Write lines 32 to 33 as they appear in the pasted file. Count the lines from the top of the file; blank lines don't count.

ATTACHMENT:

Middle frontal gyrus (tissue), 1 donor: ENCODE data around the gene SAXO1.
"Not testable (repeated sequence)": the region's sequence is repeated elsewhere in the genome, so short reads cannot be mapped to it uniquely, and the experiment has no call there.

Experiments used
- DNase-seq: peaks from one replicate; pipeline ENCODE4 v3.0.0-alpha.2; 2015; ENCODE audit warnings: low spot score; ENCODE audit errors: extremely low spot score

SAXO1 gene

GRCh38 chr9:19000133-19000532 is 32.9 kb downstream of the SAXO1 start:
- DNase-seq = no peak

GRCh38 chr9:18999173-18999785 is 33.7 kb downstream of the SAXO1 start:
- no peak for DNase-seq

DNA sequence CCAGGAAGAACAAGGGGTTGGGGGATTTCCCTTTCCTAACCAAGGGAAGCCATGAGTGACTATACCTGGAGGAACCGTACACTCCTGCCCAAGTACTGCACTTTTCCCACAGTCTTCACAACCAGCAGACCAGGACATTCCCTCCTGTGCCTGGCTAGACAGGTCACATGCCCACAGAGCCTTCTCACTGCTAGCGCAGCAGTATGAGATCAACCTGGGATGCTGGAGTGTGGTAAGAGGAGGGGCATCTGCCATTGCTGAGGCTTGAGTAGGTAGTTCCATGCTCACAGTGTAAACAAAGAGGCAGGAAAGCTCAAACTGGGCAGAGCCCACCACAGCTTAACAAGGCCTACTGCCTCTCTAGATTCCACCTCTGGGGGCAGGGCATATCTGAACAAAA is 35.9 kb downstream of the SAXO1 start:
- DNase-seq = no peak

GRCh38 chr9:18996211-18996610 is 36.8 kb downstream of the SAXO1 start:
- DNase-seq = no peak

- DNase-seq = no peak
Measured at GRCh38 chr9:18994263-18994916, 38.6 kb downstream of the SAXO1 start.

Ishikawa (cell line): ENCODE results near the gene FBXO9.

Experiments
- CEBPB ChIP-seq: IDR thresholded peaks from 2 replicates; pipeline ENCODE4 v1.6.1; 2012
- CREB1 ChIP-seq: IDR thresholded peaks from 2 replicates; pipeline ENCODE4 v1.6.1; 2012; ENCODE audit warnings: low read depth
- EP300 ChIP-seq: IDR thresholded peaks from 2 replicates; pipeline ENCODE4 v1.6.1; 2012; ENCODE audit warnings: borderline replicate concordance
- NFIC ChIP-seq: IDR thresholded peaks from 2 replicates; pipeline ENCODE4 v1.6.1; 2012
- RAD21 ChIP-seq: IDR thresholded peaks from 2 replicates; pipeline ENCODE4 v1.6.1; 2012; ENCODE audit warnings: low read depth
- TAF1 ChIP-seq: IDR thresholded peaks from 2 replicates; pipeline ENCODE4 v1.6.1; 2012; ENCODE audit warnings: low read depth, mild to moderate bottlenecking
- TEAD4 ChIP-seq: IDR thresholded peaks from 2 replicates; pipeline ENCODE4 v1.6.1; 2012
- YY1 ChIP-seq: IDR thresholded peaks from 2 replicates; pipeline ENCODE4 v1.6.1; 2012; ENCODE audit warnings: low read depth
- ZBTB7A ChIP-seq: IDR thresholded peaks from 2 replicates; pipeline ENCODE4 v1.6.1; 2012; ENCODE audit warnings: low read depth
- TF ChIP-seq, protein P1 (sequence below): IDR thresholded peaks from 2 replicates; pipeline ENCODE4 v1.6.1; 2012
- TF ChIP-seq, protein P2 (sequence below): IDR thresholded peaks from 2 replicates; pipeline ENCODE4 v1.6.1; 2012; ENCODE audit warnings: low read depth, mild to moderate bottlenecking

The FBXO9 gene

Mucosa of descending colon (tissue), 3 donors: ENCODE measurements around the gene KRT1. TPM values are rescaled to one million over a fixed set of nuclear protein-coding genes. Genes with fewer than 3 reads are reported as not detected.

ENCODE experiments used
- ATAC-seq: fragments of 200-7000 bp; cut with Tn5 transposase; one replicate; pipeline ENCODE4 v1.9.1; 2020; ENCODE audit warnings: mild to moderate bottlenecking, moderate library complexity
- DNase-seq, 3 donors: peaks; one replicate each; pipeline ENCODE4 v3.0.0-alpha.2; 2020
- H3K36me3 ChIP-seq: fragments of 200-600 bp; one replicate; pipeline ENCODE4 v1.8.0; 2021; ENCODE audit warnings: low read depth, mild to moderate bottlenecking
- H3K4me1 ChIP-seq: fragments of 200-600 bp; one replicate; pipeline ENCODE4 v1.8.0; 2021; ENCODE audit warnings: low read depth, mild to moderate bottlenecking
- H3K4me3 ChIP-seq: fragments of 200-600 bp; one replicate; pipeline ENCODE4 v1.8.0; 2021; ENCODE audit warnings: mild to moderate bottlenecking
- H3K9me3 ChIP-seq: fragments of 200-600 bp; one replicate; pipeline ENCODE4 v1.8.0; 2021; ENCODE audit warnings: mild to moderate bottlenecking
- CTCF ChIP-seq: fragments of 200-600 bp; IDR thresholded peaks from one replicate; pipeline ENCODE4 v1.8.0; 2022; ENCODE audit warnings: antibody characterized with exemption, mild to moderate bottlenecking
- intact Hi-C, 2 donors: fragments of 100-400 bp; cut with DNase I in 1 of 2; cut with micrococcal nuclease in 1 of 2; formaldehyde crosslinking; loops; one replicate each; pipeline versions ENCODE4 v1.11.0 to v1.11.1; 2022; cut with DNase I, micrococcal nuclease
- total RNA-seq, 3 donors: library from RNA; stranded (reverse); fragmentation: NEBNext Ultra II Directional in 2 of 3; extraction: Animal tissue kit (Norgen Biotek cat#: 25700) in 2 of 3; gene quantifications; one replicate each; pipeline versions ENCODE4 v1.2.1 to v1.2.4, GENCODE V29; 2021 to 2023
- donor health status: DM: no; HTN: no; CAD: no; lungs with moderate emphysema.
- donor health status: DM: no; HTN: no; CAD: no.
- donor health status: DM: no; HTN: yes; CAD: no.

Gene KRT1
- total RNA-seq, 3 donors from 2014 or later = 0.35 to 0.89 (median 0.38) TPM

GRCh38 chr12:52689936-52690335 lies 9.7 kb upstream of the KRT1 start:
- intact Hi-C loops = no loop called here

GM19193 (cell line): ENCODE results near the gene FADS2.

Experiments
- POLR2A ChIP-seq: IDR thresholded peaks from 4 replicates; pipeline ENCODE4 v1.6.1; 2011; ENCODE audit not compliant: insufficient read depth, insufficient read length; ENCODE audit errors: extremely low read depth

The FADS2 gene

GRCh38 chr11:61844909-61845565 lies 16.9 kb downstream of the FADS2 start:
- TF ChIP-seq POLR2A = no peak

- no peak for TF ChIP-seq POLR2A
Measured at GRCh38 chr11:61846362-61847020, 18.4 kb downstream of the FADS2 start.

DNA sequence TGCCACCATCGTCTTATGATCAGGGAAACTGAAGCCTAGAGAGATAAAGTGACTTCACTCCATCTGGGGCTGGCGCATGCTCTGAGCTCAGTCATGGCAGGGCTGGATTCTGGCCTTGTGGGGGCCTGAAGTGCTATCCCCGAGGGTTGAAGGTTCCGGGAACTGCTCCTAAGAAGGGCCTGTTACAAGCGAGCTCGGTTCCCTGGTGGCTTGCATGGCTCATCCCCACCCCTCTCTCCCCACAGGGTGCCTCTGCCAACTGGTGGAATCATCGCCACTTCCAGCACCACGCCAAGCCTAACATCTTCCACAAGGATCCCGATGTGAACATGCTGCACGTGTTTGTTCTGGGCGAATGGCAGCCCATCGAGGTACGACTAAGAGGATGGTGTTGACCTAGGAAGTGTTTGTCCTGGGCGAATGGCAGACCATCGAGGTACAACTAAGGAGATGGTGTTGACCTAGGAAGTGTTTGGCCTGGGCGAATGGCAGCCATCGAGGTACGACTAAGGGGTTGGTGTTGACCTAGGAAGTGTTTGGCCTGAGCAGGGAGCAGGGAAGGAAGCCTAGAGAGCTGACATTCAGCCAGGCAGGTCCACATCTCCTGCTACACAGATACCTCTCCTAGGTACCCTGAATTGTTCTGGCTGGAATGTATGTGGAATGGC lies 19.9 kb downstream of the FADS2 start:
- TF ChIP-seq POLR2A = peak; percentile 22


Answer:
- ATAC-seq: fragments of 200-7000 bp; cut with Tn5 transposase; one replicate; pipeline ENCODE4 v1.9.1; 2020; ENCODE audit warnings: mild to moderate bottlenecking, moderate library complexity
- DNase-seq, 3 donors: peaks; one replicate each; pipeline ENCODE4 v3.0.0-alpha.2; 2020